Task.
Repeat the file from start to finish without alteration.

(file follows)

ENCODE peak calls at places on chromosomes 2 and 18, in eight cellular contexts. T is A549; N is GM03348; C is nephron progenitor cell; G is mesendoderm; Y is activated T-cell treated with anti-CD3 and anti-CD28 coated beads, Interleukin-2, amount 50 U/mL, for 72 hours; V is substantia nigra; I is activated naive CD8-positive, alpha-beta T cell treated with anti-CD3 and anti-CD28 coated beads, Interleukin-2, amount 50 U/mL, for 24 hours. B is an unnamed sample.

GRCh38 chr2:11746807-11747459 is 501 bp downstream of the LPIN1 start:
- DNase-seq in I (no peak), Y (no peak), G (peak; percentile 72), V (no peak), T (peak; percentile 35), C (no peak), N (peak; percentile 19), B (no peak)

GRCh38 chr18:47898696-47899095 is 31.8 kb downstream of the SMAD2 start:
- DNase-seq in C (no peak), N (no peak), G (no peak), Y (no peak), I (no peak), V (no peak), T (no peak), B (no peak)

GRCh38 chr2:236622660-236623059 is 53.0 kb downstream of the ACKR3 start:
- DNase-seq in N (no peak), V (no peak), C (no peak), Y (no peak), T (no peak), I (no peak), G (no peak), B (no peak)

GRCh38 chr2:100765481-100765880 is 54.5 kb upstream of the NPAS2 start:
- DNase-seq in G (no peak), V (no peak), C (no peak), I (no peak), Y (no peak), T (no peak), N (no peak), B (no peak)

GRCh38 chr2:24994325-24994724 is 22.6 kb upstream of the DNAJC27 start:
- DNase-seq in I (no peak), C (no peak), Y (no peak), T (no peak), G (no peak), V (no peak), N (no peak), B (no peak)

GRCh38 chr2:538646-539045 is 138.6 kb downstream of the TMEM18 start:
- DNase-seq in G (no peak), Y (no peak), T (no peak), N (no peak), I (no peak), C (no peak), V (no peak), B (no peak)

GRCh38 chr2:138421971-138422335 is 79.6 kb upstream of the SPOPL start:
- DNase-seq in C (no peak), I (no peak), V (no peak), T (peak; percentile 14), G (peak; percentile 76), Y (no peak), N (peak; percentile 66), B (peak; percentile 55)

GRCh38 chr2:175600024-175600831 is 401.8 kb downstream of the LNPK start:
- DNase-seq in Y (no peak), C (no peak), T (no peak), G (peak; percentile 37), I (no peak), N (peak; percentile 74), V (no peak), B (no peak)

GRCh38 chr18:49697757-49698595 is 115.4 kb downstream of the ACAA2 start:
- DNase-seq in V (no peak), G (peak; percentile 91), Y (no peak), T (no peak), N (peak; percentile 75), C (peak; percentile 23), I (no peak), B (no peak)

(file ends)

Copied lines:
ENCODE peak calls at places on chromosomes 2 and 18, in eight cellular contexts. T is A549; N is GM03348; C is nephron progenitor cell; G is mesendoderm; Y is activated T-cell treated with anti-CD3 and anti-CD28 coated beads, Interleukin-2, amount 50 U/mL, for 72 hours; V is substantia nigra; I is activated naive CD8-positive, alpha-beta T cell treated with anti-CD3 and anti-CD28 coated beads, Interleukin-2, amount 50 U/mL, for 24 hours. B is an unnamed sample.

GRCh38 chr2:11746807-11747459 is 501 bp downstream of the LPIN1 start:
- DNase-seq in I (no peak), Y (no peak), G (peak; percentile 72), V (no peak), T (peak; percentile 35), C (no peak), N (peak; percentile 19), B (no peak)

GRCh38 chr18:47898696-47899095 is 31.8 kb downstream of the SMAD2 start:
- DNase-seq in C (no peak), N (no peak), G (no peak), Y (no peak), I (no peak), V (no peak), T (no peak), B (no peak)

GRCh38 chr2:236622660-236623059 is 53.0 kb downstream of the ACKR3 start:
- DNase-seq in N (no peak), V (no peak), C (no peak), Y (no peak), T (no peak), I (no peak), G (no peak), B (no peak)

GRCh38 chr2:100765481-100765880 is 54.5 kb upstream of the NPAS2 start:
- DNase-seq in G (no peak), V (no peak), C (no peak), I (no peak), Y (no peak), T (no peak), N (no peak), B (no peak)

GRCh38 chr2:24994325-24994724 is 22.6 kb upstream of the DNAJC27 start:
- DNase-seq in I (no peak), C (no peak), Y (no peak), T (no peak), G (no peak), V (no peak), N (no peak), B (no peak)

GRCh38 chr2:538646-539045 is 138.6 kb downstream of the TMEM18 start:
- DNase-seq in G (no peak), Y (no peak), T (no peak), N (no peak), I (no peak), C (no peak), V (no peak), B (no peak)

GRCh38 chr2:138421971-138422335 is 79.6 kb upstream of the SPOPL start:
- DNase-seq in C (no peak), I (no peak), V (no peak), T (peak; percentile 14), G (peak; percentile 76), Y (no peak), N (peak; percentile 66), B (peak; percentile 55)

GRCh38 chr2:175600024-175600831 is 401.8 kb downstream of the LNPK start:
- DNase-seq in Y (no peak), C (no peak), T (no peak), G (peak; percentile 37), I (no peak), N (peak; percentile 74), V (no peak), B (no peak)

GRCh38 chr18:49697757-49698595 is 115.4 kb downstream of the ACAA2 start:
- DNase-seq in V (no peak), G (peak; percentile 91), Y (no peak), T (no peak), N (peak; percentile 75), C (peak; percentile 23), I (no peak), B (no peak)